In addition to good lighting, having a strong composition can be the key ingredient to making your frame an outstanding one. Here are some top tips:
- Analyse the whole frame, not just the main subject.
- Place yourself on the same level as the frog you are photographing when composing your frame.
- Play with the perspective and the angles from which you take the image. Sometimes, changing your position just a little bit can create completely different shots.
- Go close sometimes and look for close-up frames, but also see if you can play with other elements in the scene to create compelling compositions that incorporate the wider environment.
- Good backgrounds make a huge difference. Be aware of them when composing your image! They can be very busy in a rainforest setting, so play with your lighting to help the focus remain on the frog. Unless of course, you are looking for a wider, environmental-style image.
- Remember to focus on the frog’s eyes. If you want all of your subject to be in focus just place the sensor parallel to the animal.
Read more: How to Take Impacting Portraits of Wildlife
Combatting the challenges of rainforest photography
Rainforests are amazing places for nature photography but being in the jungle involves some often-vexing complications. Here’s some advice:
Be patient; it is sometimes difficult to spot the animals, particularly small amphibians, in lush environments. Take your time to slow down and connect with nature and its rhythms. Hearing the songs and sounds can help you find what you are looking for.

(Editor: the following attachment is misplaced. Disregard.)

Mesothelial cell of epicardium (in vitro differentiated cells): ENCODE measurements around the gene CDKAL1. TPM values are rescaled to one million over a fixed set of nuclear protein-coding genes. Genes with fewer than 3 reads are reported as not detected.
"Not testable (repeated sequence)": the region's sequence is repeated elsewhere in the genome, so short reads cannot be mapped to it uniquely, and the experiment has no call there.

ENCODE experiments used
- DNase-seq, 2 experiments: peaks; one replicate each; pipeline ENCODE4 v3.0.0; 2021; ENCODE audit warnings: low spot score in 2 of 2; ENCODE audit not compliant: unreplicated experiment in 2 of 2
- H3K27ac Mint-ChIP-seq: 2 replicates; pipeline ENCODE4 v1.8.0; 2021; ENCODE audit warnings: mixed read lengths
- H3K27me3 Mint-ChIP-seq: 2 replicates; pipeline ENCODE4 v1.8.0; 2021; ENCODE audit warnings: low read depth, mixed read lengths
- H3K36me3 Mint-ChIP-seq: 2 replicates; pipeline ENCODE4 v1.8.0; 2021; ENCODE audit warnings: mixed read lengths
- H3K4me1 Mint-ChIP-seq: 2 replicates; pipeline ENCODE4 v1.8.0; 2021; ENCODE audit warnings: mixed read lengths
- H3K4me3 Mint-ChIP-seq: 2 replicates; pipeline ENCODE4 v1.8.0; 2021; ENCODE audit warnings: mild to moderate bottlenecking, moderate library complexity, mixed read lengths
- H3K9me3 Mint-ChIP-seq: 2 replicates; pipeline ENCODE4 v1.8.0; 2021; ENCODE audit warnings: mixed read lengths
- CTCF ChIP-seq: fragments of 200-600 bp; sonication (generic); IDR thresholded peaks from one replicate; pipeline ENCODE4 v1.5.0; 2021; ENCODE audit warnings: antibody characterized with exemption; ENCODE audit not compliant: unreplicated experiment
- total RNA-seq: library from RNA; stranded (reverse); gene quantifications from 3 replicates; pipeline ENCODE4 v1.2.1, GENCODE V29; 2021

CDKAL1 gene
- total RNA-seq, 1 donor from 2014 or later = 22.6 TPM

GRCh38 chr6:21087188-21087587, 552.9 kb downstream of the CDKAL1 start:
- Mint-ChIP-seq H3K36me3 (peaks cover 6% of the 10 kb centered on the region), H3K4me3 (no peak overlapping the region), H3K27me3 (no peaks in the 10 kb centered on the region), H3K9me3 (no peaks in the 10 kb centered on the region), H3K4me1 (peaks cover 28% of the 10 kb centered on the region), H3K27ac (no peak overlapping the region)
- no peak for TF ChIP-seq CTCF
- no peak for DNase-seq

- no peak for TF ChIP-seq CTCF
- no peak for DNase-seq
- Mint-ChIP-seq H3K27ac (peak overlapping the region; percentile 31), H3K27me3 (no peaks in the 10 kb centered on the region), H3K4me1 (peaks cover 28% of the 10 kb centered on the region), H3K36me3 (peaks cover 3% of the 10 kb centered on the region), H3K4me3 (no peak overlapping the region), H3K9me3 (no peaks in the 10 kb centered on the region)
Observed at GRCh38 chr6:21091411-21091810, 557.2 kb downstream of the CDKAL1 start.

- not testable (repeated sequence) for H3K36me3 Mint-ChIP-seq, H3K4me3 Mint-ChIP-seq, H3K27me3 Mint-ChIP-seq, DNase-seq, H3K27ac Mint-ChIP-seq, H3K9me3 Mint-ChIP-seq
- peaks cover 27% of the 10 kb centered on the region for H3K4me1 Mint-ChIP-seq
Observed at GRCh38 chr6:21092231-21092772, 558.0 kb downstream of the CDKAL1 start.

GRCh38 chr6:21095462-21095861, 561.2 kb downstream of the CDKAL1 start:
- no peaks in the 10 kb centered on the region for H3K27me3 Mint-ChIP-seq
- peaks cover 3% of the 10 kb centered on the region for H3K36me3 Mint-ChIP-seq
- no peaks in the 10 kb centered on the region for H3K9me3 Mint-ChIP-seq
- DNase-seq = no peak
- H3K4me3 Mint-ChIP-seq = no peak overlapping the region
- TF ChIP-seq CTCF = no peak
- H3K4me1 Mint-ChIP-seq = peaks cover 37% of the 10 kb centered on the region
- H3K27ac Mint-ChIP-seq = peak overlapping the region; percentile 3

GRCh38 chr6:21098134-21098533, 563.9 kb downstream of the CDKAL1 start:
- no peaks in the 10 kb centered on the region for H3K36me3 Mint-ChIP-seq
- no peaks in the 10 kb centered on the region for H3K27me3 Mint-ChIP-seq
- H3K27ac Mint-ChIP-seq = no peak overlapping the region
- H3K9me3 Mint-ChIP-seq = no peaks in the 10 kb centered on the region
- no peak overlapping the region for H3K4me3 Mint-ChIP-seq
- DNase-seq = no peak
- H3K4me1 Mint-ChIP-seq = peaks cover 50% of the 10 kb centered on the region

Be prepared to work in humid conditions. In the tropics, not only can it rain anytime, but the high percentage of humidity can interfere with the functioning of gear, as well as making us feel uncomfortable.
Research the best ways to look after your equipment in these conditions. Consider giving yourself some time to adjust to the climate (if you are not used to it) before setting out on your photography adventure.
It is always better to be safe than sorry: if you are out at night in the jungle, please dress appropriately, and at least wear rubber boots as protection from snakes. Several snakes are nocturnal, and with their secretive nature, even people who are used to finding them sometimes don´t see the snake until their foot is right next to it!
Top tips to finish
First, learn about the specific species of rainforest frog that you want to photograph. That knowledge will give you the advantage of knowing where to start looking for them, and how to capture their behaviours.
Be respectful of the animals and the environment. If we are patient and we learn the technique, we can get outstanding shots without needing to manipulate the animals or build a stage. Nature will always provide amazing opportunities if we take the time to explore.
Be patient to find your subject and wait for the best moment to take the picture.
Remember to play with different perspectives.
Use off-camera flash to create artistic and moody frames.
Enjoy, observe, and learn all the things nature can teach you over time.
And of course: practice, practice, and practice.
Despite the often-difficult conditions, attempting macro photography of these charismatic and unique creatures can be an extremely rewarding experience.
Though not without its challenges, the memories of capturing that moment of a rare and beautiful amphibian in its natural environment will stay with you forever.
It may even have you coming back to the rainforest in no time, looking for more!